Vincent’s strong showing at the 1708 election paid dividends in the run-up to the strenuously contested county election of 1710. As in 1698, the leading gentlemen of Surrey tried to avoid a bitter contest at the polls by promoting Vincent and Sir Richard Onslow as the county’s next MPs. Once again, it was to be the intransigence of the Onslows that would pave the way for contention through Sir Richard’s eventual endorsement of the unpopular Sir William Scawen as his running-mate. The Surrey gentlemen angrily rejected Onslow’s platform and rallied behind Vincent and Hon. Heneage Finch II* in a contest that was characterized as a clash of the ‘Church party’ against the Whigs. In the county’s most startling election result of Anne’s reign, Vincent and Finch were comfortable winners, leaving Sir Richard Onslow to rue his loss of support among the local gentry.6
In his second spell of Parliamentary service, Vincent became much more closely identified with the Tory party, a change which faithfully reflected the bitter factionalism that had surrounded his election. Soon after the poll, one Surrey cleric spoke warmly of Sir Francis’ ‘character of integrity’, and he was cited as a Tory in the ‘Hanover list’ of the new Parliament. He was subsequently listed as a ‘worthy patriot’ who during the 1710–11 session had helped to expose the mismanagements of the previous ministry. Though not conspicuously active in this Parliament, he may indeed have participated in several of the committees which investigated areas of alleged maladministration under Lord Godolphin (Sidney†). He also appeared in Boyer’s list of October Club members of February 1712, though his links with the son of Lord Guernsey (Hon. Heneage Finch I*) might have served to make him a suspect figure within hard-line Tory ranks, as one modern historian has suggested. In the third session, he gained selection to the drafting committee on a bill to prevent burglaries. Despite his closer identification with the Tories, he failed to hold on to his seat against a resurgent Onslow interest at the 1713 election, when he was once again cited as a Tory by Boyer.7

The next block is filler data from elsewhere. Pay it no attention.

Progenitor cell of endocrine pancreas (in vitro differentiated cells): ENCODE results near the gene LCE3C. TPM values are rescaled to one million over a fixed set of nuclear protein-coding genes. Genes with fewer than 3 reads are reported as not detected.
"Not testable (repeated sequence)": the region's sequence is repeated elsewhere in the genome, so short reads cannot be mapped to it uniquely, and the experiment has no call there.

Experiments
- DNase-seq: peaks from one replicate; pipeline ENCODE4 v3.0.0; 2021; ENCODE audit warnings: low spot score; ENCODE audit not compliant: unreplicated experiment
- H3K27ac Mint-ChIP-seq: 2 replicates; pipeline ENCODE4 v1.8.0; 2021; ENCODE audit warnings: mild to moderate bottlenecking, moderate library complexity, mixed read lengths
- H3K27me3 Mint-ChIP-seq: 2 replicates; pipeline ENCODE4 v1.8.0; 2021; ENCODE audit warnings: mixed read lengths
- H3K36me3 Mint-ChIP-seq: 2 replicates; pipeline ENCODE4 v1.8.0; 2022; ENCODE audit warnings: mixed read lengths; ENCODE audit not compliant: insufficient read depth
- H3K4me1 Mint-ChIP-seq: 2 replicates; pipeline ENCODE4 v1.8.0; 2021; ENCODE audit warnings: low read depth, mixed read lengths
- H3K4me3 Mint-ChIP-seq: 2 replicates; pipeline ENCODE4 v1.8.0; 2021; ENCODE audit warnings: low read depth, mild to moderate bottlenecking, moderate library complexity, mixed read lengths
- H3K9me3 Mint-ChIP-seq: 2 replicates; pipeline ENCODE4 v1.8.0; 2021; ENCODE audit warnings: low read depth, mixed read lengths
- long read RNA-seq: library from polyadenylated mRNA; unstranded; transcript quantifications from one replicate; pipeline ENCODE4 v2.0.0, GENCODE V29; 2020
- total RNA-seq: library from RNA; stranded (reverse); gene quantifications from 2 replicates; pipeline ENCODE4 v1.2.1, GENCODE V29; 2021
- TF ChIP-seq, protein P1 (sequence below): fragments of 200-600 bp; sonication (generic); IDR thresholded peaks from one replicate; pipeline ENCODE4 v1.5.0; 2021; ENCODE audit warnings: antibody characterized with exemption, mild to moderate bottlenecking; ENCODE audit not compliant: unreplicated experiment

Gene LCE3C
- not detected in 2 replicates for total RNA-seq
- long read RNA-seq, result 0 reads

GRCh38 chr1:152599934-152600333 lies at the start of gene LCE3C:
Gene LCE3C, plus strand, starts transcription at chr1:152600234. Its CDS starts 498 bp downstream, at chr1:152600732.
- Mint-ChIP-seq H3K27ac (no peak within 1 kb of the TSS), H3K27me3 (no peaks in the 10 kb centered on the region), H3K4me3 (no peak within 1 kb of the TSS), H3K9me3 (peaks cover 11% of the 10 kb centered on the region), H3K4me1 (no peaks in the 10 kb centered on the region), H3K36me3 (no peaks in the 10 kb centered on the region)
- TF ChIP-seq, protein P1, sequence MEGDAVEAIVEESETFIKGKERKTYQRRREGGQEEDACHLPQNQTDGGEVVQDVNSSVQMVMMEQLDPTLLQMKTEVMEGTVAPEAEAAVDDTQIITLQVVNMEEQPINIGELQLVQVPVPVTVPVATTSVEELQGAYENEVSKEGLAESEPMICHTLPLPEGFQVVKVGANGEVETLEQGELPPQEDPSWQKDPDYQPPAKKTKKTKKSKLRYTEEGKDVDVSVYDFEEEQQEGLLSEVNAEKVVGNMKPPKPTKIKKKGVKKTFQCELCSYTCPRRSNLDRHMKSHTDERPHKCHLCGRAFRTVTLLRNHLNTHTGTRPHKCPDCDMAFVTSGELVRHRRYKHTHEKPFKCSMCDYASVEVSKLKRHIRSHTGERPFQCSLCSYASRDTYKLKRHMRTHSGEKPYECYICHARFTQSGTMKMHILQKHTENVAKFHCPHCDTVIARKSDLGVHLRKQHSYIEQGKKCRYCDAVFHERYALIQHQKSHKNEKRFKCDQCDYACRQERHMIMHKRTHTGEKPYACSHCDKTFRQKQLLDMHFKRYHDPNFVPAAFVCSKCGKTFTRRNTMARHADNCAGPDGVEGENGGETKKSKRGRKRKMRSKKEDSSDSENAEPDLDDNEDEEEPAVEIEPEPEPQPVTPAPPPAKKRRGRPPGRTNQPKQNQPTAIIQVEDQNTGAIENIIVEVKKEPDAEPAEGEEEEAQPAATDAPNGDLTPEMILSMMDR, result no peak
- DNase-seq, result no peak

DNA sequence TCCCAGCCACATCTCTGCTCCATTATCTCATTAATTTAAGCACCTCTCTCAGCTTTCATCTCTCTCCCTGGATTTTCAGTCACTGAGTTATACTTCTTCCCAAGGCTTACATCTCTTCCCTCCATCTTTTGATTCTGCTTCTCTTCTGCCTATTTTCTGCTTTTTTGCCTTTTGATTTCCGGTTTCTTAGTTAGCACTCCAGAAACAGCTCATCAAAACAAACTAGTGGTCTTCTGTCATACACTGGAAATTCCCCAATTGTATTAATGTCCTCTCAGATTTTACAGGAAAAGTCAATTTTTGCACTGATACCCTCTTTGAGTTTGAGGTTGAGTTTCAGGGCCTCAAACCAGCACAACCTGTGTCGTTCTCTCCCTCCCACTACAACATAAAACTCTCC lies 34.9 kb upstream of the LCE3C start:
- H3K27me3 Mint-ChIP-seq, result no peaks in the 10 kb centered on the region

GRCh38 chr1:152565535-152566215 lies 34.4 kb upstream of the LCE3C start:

Although Vincent was destined never to sit again in Parliament – he unsuccessfully contested the county by-election of December 1719 – his successor, his fourth son Henry†, proved more fortunate, gaining a seat at Guildford in 1728. At the time of Vincent’s death in February 1736, the family was still a force to be reckoned with in Surrey politics, a status that was to be further enhanced by the family’s success at the county election of 1760, when his grandson Sir Francis Vincent, 7th Bt., was returned.
Ref Volumes: 1690-1715
Author: Perry Gauci
- 1. IGI, Surr.; Manning and Bray Surr. ii. 725; Surr. Arch. Colls. ii. 62; N. Carlisle, Gent. Privy Chamber, 204.
- 2. Manning and Bray, 724; J. R. Woodhead, Rulers of London (London and Mdx. Arch. Soc.), 18–19.
- 3. Manning and Bray, 724; Beaufort mss at Badminton House, Duke of Beaufort’s band of gent. pensioners.
- 4. BL, Evelyn mss 740, [–] to John Evelyn, 8 Nov. 1695.
- 5. Northants. RO, Isham mss IC 1590, John Isham to Sir Justinian Isham, 4th Bt.*, 2, 6 Aug. 1698; Add. 61296, ff. 172–3.
- 6. Bodl. Ballard 9, ff. 69–70; Evelyn mss, John Evelyn to Hon. Heneage Finch II, 26 July 1710; Bagot mss at Levens Hall, Edward Harvey* to James Grahme*, 12 July 1710; Hanmer Corresp. 125–6; Surr. RO, Midleton mss 1248/3, ff. 33–34; Add. 70421, Dyer’s newsletters, 22 July, 1, 3 Aug., 14 Oct. 1710.
- 7. Midleton mss, 1248/3 ff. 33–34; Huntington Lib. Q. xxxiii. 157.